According to internal documents newly released by the FBI, the agency spearheaded a nationwide law enforcement effort to investigate and monitor the Occupy Wall Street movement. In certain documents, divisions of the FBI refer to the Occupy Wall Street protests as a "criminal activity" or even "domestic terrorism."

The internal papers were obtained by the Partnership for Civil Justice fund via a Freedom of Information Act Request. The fund, a legal nonprofit that focuses on civil rights, says it believes the 112 pages of documents, available for public viewing on its website, are only "the tip of the iceberg."

"This production ... is a window into the nationwide scope of the FBI’s surveillance, monitoring, and reporting on peaceful protestors organizing with the Occupy movement," wrote Mara Verheyden-Hilliard, the fund's executive director, in a press release Saturday.

According to the documents, the FBI coordinated extensively with private companies, including banks, that feared they could be affected by Occupy protests. Occupy, which took root in New York City's Zuccotti Park in September 2011 and spread to cities across the country, targeted corporations and other forces it believed to perpetuate social inequality. The FBI's investigation included the movement's manifestations in New York; Milwaukee; Indianapolis; Anchorage, Alaska; Jacksonville, Fla.; Richmond, Va.; and Memphis, Tenn., among others.

The FBI did not immediately respond to The Huffington Post's requests for comment Sunday.

In September, the Northern California chapter of the American Civil Liberties Union obtained documents that detailed the FBI's surveillance of the Occupy movement in that region. At the time, the FBI told the San Francisco Chronicle that its investigations were being performed in a way that "respects liberty and privacy and avoids unnecessary intrusions into the lives of law-abiding people."

According to the new documents, the FBI began meeting with representatives of the New York Stock Exchange and other businesses as early as August 2011, a month before the Zuccotti Park protests.

In Jackson, Miss., the local FBI office attended a meeting with private banks and the police to discuss a "National Bad Bank Sit-In-Day" protest in December 2011.

The documents are heavily redacted, a point that the Partnership for Civil Justice Fund considers to be evidence of the FBI's attempt to withhold relevant information. The fund is filing an appeal to obtain further details of the FBI's investigation, according to the release.

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  • Income Inequality

    A central tenet to the Occupy Wall Street movement, a call for economic justice has brought increased <a href="http://www.huffingtonpost.com/2011/10/31/income-inequality-poll_n_1067605.html" target="_hplink">exposure to the widening gap between the United States' wealthiest and poorest citizens</a>.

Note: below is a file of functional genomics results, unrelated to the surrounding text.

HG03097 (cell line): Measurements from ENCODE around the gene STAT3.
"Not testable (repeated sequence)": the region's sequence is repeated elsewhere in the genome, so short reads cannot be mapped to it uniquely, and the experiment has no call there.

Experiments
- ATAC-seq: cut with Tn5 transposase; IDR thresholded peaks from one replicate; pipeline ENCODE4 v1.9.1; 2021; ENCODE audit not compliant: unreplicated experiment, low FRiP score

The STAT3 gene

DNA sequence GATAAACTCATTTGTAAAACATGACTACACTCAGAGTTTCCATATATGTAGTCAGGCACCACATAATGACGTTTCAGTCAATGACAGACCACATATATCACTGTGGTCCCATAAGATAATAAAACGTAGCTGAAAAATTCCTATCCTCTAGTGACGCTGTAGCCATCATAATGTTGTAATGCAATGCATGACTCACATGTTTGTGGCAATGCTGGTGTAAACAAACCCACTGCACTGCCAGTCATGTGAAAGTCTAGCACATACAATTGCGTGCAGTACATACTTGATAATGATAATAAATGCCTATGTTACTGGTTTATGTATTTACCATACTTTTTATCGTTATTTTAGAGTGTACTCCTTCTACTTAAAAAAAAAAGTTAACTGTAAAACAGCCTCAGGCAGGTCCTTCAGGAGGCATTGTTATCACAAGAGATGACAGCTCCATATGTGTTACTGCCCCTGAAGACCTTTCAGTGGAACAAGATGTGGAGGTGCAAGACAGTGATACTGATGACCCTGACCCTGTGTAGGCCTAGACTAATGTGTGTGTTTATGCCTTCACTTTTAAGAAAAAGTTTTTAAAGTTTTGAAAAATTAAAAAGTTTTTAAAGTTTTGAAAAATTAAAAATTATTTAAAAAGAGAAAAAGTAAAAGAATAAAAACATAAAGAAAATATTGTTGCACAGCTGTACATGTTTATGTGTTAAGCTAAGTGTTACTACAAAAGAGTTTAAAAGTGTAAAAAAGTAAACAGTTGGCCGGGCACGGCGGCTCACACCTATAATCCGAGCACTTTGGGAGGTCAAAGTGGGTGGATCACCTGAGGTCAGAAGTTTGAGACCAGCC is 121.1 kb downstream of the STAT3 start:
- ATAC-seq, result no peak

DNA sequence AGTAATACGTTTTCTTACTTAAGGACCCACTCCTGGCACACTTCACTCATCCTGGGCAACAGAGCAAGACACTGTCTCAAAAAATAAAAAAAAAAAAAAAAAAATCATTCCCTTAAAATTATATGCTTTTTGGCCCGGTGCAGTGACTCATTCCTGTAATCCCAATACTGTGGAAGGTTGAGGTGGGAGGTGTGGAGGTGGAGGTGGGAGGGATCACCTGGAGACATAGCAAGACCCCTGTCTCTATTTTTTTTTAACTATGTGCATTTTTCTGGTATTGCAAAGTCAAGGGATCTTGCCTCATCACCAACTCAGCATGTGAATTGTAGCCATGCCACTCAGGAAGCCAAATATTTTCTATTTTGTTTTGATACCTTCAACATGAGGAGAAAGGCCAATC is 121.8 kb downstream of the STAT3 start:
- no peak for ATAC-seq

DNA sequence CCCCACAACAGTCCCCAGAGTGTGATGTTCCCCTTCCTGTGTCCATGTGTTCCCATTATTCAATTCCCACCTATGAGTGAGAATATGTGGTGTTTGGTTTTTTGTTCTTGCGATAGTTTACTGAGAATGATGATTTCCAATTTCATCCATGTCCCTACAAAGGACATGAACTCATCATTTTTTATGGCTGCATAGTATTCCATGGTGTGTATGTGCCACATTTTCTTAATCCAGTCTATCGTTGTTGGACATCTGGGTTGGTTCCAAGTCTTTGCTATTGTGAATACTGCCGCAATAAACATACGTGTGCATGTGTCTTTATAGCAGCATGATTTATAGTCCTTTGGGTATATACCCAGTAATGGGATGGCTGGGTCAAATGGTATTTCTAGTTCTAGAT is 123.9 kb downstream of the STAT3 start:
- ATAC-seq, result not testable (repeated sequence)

• Robin Hood Tax

    One of Occupy's more specific demands is the Robin Hood Tax, otherwise known as the financial transaction tax. It has gained greater prominence thanks to <a href="http://www.huffingtonpost.com/2011/10/24/occupy-wall-street-g20_n_1028843.html" target="_hplink">Occupy-sponsored demonstratoins as well as a campaign during a G20 summit last year</a>.

  • Student Loan Debt

    When the total value of student loan debt reached $1 trillion in April, <a href="http://www.huffingtonpost.com/2012/04/25/occupy-student-debt-occupy-obama-_n_1453993.html" target="_hplink">Occupy brought attention to the issue by sponsoring protests asking for loan forgiveness across the country</a>.

  • The Volcker Rule

    In line with its protest against Wall Street and big banks, Occupy brought attention to the Volcker rule, a largely unenforced Dodd-Frank provision that limits a bank's ability to make speculative trades with its own accounts, otherwise known as proprietary trading. Some protestors even went so far as to draft a <a href="http://www.salon.com/2012/02/15/occupy_defends_the_volcker_rule/" target="_hplink">325-page letter to the SEC supporting the rule</a>.

  • Foreclosure Crisis

    On <a href="http://www.huffingtonpost.com/2012/04/09/occupy-wall-street-foreclosures_n_1412771.html" target="_hplink">several occasions</a>, Occupy Wall Street has sparked national interest in individual cases of foreclosure. Among them is the successful campaign to save the home of <a href="http://www.huffingtonpost.com/2012/02/07/helen-bailey-foreclosure_n_1260078.html" target="_hplink">78-year-old former civil rights activist Helen Bailey</a>.

  • Political Favoring Of The Rich

    Very much the movement of the underdog, Occupy has been an outspoken critic of policies that <a href="http://www.huffingtonpost.com/2011/10/03/patriotic-millionaires-occupy-wall-street_n_993360.html" target="_hplink">favor corporations or the rich, including the Bush-era tax cuts</a> and Wall Street bailouts.

  • Corporate Personhood

    The issue of <a href="http://www.npr.org/2011/10/24/141663195/what-is-the-basis-for-corporate-personhood" target="_hplink">corporate personhood</a>, including the ability of corporations to donate to outside political spending, has gained increased attention thanks to <a href="http://www.flickr.com/photos/23560963@N03/" target="_hplink">Occupy protests</a>.